Saturday, May 23, 2015

16. Responses to 15

I wrote a column and lost it during editing.

In short, I have two links to outside expert opinion, which support both of my claims, about the nature of Nihilism, and the dichotomy of nihilism versus faith in God.
They are both copyrighted, so I only will offer a link.
I regret not giving the whole articles here.

The first link explains and gives context to the broad view that to nihilists, if there is NO god, then everything is permitted.
The second link likewise treats why nihilism is such a dead end in nihilist eyes, and that my portrayal of them is not a straw man.

Best to all

1 comment:

  1. In my original response to Bruce's claim that Nihilism (basically presented as the only other philosophical alternative to theism), I contested his definition of Nihilism. Bruce responds with a defense of his interpretation by providing two links which he claims stand in support of his understanding of Nihilism. These I provide below. These links make for a very interesting read, and I would advise anyone following this discussion to actually take the time to examine them.

    If there is a God, then anything is permitted
    Internet Encyclopedia of Philosophy

    I would immediately draw your attention to the title of the first link. This is not a typo.

    Before I respond directly to Bruce's justification of his position on Nihilism, I would like to summarize his argument yet again.

    1) Nihilism means : If there is no god then (some consequence)
    2) (some consequence) is not true
    3) Therefore : God exists

    I claimed a strawman strawman because I claim that Nihilism does not mean what 1) says it means.
    I claimed a false dichotomy because there are more possibilities than just God or Nihilism.

    A strawman argument sets up an target that can easily be knocked down and this is precisely Bruce does be defining nihilism the way he does. He would defend this definition by refering to The Internet Encyclopedia of Philosophy. If one takes the trouble of actually reading this, which I have done, we find that nihilism is in no way defined as Bruce defines it. Nihilism is defined as the belief that all values are baseless, nothing can truly be known or communicated. There is no mention of God in this definition at all.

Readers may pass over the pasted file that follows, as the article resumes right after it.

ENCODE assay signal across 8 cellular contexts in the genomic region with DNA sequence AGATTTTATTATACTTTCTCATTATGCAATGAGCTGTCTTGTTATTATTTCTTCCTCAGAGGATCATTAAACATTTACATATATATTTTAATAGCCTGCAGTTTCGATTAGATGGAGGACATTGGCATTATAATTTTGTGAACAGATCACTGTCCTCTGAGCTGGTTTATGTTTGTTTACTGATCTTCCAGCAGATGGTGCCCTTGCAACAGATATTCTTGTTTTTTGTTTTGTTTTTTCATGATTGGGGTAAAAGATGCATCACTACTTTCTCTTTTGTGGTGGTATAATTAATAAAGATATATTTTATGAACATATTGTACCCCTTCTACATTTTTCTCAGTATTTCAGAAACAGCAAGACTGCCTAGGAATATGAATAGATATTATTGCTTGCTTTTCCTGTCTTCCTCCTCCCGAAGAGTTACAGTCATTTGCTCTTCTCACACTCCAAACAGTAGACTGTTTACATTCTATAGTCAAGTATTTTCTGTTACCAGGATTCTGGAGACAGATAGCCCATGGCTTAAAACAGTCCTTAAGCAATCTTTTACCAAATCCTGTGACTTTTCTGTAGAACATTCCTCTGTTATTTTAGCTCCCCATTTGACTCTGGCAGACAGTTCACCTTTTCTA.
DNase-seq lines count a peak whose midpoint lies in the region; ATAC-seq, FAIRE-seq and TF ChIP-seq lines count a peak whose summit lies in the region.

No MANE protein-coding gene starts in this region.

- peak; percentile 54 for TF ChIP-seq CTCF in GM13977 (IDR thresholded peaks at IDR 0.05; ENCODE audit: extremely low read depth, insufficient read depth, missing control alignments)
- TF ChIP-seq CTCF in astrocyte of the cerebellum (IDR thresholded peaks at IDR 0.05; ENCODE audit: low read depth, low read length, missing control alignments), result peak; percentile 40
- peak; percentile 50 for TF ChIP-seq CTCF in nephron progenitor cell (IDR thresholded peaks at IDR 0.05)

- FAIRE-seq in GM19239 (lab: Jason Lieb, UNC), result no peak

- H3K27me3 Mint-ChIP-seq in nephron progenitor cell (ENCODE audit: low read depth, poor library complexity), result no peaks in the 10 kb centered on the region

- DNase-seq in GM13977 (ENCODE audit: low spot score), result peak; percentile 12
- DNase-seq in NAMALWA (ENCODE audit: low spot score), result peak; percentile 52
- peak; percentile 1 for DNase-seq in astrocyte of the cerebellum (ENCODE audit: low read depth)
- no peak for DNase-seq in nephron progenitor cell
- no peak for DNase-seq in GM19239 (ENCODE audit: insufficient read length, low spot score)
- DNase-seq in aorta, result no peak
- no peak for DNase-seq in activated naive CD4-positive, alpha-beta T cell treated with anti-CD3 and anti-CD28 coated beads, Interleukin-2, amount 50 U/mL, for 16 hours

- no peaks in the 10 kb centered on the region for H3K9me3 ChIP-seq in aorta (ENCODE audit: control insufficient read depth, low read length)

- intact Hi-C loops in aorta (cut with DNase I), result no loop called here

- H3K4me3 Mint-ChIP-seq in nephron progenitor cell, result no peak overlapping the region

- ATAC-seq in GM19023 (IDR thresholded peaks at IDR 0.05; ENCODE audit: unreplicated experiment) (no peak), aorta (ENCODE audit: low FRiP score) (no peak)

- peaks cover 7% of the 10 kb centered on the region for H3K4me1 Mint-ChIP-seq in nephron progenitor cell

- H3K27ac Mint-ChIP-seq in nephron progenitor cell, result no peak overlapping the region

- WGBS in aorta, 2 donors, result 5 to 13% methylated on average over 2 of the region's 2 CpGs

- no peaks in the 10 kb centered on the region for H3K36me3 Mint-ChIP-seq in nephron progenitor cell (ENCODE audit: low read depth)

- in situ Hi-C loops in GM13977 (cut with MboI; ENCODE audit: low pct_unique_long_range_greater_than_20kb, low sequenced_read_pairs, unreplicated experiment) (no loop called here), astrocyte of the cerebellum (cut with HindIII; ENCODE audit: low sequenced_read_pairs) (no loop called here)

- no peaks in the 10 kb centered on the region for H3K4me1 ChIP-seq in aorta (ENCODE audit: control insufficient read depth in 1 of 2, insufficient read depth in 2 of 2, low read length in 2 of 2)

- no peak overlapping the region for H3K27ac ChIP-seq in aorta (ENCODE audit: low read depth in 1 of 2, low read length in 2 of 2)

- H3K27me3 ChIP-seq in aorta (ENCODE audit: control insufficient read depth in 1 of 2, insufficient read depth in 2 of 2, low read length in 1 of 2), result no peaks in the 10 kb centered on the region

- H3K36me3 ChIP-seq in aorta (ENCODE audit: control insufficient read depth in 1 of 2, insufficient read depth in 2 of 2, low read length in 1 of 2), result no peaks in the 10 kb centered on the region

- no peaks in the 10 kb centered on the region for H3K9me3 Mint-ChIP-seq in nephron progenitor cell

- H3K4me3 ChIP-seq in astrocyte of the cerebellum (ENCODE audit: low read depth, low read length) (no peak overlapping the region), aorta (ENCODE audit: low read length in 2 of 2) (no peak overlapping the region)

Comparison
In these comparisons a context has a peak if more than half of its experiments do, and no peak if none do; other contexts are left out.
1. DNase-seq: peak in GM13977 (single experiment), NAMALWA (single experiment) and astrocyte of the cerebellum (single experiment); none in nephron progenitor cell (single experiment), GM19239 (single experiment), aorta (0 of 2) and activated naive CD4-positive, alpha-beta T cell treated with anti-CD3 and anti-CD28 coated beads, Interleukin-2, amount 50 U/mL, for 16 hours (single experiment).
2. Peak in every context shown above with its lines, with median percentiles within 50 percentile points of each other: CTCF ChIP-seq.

In fact in a world in which there objectively are no gods, the definition of nihilism as a rejection of values as baseless still makes perfect sense. It would be opposed by the viewpoint that values are not baseless, things can be known and communicated.

    It is only by assuming that God can be the only source of values, truth and communication that Bruce is forced into this definition. As an atheist, I have absolutely no problem with attributing value and meaning to something other than deities, how about subjective opinion. In the real world this is quite clearly the case. Values and meaning really do depend on the individual. This is why in my original response, I introduced the word objective, meaning not dependent on the individual to clarify what Bruce is really saying. The point being that it is not at all clear that objective value and meaning are valid concepts.

    As to the reference If there is a God, then anything is permitted, I am truly amazed. The article referenced was written by Slavoj Žižek, who is a known atheist and basically argues that precisely the opposite is true. If one accepts the existence of god then truly anything is permitted. This would indeed appear to be the case in the real world as well. While we can argue the role of religion in the atrocities commited in the name of religion, it is demonstrably the case that to a true believer can and will do anything he believes licenced by his deity.

    Arguments that this does not hold true of Christianity are patently untrue. One need only view history to come to the conclusion Christianity has licensed an staggeringly immense amount of human suffering. Even today Christianity is used as a justification, licensing hate towards specific minorities such as atheists and gays.

    I do not claim Bruce would underwrite any of these atrocities and in fact actually believe quite the opposite. I experience him to be an intelligent, well-intending, friendly person. However I also believe that this is not a result of his Christianity but his humanity.

    I find that there is something perverse about holding the view that all human beings are evil, flawed and deserving of eternal torture, only redeemable by the grace of Jesus upon acceptance of his devine origins. I view this as of the same order of perversity as denying a starving person food, unless they openly and profusely thank me first.